Rawlson King, Ottawa City Councillor for Rideau-Rockcliffe.

Consequently, to ensure the development of the most effective social procurement procedures, I presented an additional direction to the Chief Procurement Officer at Council on February 10 which was accepted by my Council colleagues and requested that staff:

  1. Develop an approach which increases the diversity of the City’s supply chain by providing diverse suppliers with equitable access to competitive City procurement processes, especially from the most disadvantaged groups, including racialized and Indigenous entrepreneurs; and
  1. That staff explore the potential to increase the number of employment, apprenticeship and training opportunities leveraged for people experiencing economic disadvantage, including those from equity-seeking communities including Aboriginal People, Racialized groups/visible minorities, Persons with disabilities, Newcomers / new immigrants, Women and LGBTQ+ people

Being elected Ottawa’s first-ever Black city Councillor, I believe it is necessary to work on issues of significance to racialized communities, especially the creation and development of economic opportunities. For example, while undertaking community consultation and action planning for the newly created Anti-Racism Secretariat at the City of Ottawa, Black, racialized, Indigenous and religious groups expressed their needs regarding employment and economic development.  Their demands include:

  • Increasing employment and training opportunities at the City of Ottawa.
  • Providing mentorship programs as a pathway to employment for racialized people.
  • Improving access to high-quality training and employment programs.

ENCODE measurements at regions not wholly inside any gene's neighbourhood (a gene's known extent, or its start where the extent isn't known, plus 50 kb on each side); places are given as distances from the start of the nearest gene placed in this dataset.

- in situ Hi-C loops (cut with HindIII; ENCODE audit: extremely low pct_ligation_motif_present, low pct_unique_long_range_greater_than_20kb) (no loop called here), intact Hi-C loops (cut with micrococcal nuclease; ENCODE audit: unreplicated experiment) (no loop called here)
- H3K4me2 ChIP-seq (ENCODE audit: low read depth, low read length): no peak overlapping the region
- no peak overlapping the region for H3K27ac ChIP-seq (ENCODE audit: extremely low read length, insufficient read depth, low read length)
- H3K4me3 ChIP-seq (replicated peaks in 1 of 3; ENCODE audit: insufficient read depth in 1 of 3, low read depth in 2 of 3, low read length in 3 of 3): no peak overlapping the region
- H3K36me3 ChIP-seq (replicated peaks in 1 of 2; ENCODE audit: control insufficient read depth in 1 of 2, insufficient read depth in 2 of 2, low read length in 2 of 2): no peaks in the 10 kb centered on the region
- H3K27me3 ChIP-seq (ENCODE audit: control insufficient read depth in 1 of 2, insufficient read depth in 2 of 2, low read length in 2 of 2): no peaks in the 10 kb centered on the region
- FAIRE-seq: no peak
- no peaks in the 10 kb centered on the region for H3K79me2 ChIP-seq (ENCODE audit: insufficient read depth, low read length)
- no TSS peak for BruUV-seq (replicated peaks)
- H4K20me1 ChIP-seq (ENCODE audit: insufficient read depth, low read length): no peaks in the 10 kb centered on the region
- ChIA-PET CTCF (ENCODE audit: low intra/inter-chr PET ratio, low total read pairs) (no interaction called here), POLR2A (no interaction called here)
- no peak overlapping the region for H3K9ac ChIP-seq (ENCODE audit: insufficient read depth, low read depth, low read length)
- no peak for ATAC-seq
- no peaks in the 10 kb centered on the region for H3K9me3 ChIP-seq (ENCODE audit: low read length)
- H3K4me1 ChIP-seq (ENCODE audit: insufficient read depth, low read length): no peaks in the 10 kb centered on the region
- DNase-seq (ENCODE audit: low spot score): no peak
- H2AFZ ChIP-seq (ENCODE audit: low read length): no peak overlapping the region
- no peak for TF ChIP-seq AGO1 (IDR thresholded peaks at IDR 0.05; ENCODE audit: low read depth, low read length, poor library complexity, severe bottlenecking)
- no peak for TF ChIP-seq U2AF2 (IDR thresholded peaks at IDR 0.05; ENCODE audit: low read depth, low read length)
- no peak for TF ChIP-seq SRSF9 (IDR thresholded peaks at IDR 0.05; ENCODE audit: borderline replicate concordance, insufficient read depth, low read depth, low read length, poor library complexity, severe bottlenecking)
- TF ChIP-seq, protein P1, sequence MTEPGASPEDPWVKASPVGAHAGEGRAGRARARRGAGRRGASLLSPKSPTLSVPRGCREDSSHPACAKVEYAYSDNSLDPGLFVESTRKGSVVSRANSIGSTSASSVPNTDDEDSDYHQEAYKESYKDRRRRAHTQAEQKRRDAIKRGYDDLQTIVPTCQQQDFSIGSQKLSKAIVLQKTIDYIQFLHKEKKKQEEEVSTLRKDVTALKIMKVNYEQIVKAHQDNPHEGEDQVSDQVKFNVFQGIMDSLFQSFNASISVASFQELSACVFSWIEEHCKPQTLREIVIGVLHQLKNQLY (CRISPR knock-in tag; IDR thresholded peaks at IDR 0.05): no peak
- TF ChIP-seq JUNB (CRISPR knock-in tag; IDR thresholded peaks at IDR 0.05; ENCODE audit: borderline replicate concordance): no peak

• Supporting businesses through development of social procurement policies at the City.

I believe the motion and my direction at Council will help facilitate changes to address these concerns. I also believe that the social procurement motion complements work undertaken by the City’s new Anti-Racism Secretariat.

Over the last year and a half, the City has moved rapidly to implement new Anti-Racism measures. This included securing funds in the 2020 City budget to create an Anti-Racism Secretariat to address systemic racism in our community and within the City as an organization. The Anti-Racism Secretariat will focus on addressing systemic racism and racial barriers in the City’s policies, strategies, services and workplaces.

The Anti-Racism Secretariat will align with the work of the City of Ottawa’s Women and Gender Equity Strategy and the Municipal Reconciliation Action Plan focusing on common key pillars, including: i) service delivery and policy review (systems change); ii) awareness and education (training); and iii) representation (structural change).

The Secretariat will ensure an Anti-Racism lens is applied to the policies the City develops, so the decisions the City makes and the services it provides are delivered to all residents equitably. It will also work to ensure meaningful strategies concerning employment equity and economic development are developed in order to level the playing field.

Rawlson King is Ottawa City Councillor for Rideau-Rockcliffe (Ward 13) and Council Liaison for Anti-Racism and Ethnocultural Relations Initiatives.